Before: The Wedding Cake (Part 2)

26 Jun

decor4600In last week’s post, I stepped you through the process of how we decided on our wedding cake, in the hope that it helps other couples in figuring out how to tackle the cake task for their own special day. In that post we went through choosing the vendor, sizes and flavors, and this week we take a look at the look of the wedding cake.

Part 2: Design

As mentioned last week, at the Reflective Wedding we settled on a three-tier, round wedding cake. Our three tiers would be 10, 8 and 6 inches in diameter, with each tier being six inches high. The bottom two tiers would be stacked on top of each other, and then the top tier would rest on a level of 7-inch pillars. The flavor for each tier would be chocolate, carrot and caramel. Enough with the logistics, now on to the fun stuff of designing it all up…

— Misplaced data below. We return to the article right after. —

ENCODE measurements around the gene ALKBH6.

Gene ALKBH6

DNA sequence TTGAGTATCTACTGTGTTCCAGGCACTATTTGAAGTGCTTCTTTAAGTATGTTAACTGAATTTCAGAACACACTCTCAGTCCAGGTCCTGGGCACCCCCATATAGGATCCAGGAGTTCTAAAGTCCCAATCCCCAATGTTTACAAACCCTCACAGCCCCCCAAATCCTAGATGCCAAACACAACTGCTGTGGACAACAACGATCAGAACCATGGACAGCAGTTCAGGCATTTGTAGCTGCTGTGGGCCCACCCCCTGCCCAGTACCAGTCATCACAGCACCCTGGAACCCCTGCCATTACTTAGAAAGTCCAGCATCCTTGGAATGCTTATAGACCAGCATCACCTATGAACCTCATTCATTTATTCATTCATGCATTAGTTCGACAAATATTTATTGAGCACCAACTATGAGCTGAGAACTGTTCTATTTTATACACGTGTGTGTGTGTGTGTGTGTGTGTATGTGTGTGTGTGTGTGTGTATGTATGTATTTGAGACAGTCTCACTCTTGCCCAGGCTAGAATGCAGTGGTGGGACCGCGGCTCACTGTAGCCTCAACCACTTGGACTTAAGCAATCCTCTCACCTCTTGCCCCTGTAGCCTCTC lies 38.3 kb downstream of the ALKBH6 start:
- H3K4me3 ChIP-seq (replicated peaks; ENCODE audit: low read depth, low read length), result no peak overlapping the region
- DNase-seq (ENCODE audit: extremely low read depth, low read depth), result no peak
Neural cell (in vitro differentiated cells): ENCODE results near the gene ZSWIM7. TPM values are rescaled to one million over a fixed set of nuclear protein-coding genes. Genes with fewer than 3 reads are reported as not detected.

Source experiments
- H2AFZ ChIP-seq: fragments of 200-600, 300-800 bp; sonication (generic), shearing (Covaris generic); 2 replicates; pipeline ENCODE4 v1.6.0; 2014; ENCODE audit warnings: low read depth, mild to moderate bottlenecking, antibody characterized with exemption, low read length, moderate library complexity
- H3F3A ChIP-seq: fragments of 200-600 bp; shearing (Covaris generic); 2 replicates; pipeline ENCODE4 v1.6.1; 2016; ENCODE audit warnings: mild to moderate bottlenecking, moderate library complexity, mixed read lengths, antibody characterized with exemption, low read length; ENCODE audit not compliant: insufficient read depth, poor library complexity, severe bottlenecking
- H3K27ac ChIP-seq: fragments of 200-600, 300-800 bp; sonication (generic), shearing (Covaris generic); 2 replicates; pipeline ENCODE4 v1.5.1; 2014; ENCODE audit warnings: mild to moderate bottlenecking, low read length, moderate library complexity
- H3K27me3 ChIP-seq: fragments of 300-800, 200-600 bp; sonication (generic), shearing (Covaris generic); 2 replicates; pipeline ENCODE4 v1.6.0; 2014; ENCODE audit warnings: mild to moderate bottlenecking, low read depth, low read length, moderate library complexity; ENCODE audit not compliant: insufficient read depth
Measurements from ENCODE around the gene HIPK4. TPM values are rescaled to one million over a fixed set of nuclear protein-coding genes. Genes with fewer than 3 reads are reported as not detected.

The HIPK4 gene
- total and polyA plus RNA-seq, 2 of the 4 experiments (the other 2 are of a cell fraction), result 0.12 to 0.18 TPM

Cake topper

One thing that I absolutely had my heart set on for the decoration of our wedding cake was a sweet little bride and groom cake topper – partly for fun on the day, and partly to keep as a memento of the day. I didn’t simply want a traditional bride and groom standing glumly side by side, but thought that a custom-made sugar caricature of each of us might be a little too out-of-place with our decor theme of “formal elegance”.


The wedding cake topper that we chose